Pretoria - People's voting behaviour is evidence that local democracy is not maturing as the same underperforming political parties are constantly voted back into power, a local government expert said on Tuesday.
The country had seen a sharp increase in the number of protests, most of which were accompanied by violence, but people had still remained loyal to their parties, said Professor Jaap de Visser, of the University of Western Cape's community law centre.
"The voting behaviour is not based on the same consideration as protest behaviour.
"We see underperformance and frustration in many municipalities, but that does not translate to a change in voting behavior," he said at a conference on municipal services and tax, hosted by lobby group AfriForum at the Centurion council chambers.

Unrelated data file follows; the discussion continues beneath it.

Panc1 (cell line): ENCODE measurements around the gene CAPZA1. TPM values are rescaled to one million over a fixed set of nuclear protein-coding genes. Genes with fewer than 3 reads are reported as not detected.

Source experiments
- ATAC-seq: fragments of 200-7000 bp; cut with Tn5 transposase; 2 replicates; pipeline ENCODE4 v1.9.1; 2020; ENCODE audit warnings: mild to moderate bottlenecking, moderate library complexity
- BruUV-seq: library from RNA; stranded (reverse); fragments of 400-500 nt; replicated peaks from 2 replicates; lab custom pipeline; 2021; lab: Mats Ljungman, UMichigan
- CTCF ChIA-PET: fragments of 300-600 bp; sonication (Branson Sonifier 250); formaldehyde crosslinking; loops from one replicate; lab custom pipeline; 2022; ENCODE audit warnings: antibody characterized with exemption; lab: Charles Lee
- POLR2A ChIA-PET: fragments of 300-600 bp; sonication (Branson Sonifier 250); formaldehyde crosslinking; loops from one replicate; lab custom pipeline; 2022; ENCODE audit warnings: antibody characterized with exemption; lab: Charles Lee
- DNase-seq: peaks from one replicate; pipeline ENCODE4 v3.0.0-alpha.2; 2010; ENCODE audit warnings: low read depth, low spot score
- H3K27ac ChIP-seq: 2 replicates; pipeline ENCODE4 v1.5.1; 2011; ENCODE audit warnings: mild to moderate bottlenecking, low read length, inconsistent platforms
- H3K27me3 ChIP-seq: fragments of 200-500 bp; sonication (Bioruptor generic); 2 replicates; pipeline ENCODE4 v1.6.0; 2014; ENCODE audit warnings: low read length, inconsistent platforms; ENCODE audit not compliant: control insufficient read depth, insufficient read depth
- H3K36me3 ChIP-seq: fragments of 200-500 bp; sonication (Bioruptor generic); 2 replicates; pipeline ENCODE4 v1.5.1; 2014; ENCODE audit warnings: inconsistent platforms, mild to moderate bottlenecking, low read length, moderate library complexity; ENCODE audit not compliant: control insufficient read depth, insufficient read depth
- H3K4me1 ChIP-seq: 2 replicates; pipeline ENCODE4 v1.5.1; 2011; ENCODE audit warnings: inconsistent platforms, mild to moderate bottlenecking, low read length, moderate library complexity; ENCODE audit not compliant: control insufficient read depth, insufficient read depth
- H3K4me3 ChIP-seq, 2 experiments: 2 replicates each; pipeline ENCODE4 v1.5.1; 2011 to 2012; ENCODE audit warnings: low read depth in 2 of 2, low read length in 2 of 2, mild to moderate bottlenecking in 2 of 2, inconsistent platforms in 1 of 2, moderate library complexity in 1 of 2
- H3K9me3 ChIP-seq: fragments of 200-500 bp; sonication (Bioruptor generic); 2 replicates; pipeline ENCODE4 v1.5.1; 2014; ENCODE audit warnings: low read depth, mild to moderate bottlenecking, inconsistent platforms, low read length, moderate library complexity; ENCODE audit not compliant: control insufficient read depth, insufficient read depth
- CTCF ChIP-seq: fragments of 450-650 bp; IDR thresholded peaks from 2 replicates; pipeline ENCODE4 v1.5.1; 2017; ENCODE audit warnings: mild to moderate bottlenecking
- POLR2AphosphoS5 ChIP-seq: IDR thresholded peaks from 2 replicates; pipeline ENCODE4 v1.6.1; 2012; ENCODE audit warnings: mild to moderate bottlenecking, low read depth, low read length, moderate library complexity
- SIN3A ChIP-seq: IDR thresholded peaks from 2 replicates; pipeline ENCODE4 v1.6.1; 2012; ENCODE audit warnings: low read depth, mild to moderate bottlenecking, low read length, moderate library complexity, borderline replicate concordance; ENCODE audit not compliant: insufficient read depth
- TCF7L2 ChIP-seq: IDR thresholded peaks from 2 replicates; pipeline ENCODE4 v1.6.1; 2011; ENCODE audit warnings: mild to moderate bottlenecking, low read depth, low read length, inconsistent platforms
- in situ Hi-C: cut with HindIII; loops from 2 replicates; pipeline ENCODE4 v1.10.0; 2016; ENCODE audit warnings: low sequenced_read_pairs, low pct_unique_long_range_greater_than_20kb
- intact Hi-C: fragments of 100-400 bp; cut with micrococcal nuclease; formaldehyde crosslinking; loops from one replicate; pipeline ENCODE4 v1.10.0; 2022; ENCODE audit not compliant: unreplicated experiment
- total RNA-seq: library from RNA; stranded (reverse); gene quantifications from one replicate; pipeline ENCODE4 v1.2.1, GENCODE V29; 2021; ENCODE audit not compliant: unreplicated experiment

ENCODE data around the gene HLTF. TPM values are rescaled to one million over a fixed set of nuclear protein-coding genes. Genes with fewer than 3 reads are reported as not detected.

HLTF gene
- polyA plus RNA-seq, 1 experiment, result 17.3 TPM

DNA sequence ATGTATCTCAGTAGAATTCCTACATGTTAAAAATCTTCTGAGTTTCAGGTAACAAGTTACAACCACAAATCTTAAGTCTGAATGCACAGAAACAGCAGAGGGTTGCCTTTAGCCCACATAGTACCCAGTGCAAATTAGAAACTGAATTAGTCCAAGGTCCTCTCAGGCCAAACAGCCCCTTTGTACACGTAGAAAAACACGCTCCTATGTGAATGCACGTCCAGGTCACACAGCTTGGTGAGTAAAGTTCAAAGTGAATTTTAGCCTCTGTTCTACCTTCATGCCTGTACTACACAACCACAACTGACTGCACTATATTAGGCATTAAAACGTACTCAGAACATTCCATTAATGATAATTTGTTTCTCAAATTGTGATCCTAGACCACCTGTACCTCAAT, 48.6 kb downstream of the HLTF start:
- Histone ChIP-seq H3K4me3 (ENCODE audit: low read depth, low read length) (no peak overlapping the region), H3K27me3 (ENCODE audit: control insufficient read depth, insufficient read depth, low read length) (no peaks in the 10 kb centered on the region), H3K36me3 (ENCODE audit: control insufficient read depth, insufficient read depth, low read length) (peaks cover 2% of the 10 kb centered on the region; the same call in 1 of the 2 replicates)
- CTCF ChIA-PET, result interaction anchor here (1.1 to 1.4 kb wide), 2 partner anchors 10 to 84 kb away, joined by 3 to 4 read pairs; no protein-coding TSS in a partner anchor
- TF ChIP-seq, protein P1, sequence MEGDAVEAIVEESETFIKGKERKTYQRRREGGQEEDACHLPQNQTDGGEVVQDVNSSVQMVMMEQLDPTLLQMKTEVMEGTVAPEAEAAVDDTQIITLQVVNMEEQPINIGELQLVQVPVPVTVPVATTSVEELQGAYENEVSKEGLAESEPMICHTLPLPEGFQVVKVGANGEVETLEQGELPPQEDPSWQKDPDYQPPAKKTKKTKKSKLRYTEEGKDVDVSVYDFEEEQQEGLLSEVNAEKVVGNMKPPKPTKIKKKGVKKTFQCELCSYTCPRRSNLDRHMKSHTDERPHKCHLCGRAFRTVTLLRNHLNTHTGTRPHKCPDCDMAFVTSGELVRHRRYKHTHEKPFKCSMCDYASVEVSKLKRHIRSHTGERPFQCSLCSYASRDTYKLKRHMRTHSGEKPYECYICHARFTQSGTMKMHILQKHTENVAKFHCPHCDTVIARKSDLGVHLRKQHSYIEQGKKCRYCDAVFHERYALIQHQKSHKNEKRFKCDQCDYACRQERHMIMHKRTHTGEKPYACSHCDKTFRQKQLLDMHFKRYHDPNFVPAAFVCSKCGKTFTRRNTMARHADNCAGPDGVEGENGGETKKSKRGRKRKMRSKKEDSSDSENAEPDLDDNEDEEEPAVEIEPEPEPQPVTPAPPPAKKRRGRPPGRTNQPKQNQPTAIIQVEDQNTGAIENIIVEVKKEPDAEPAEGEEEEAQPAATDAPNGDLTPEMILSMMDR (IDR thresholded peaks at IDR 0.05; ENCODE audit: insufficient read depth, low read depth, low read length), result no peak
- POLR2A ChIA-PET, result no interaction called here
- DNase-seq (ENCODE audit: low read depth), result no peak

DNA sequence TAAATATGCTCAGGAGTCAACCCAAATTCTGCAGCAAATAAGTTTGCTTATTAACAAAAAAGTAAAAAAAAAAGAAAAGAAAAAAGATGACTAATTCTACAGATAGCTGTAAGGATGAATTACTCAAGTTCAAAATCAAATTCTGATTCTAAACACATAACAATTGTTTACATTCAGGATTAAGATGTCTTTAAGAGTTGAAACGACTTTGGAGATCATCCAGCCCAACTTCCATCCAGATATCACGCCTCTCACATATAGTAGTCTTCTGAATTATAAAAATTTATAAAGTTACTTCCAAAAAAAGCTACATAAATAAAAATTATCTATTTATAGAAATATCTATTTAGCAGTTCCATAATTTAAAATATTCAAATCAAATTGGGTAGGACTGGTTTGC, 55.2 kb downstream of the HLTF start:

De Visser acknowledged the high spirits during the local government elections on May 18 but noted concern at a "very dire" situation on the ground.
According to research he presented, violent protests increased in frequency from 41.6% in 2007 to 54% in 2010.
Most of the protests were about housing, water, sanitation, electricity and poor service delivery, and most were in Gauteng.
De Visser said statements issued by government showed that it was aware of the problem and was taking it seriously.
"Improvements in municipal governance are necessary," he said.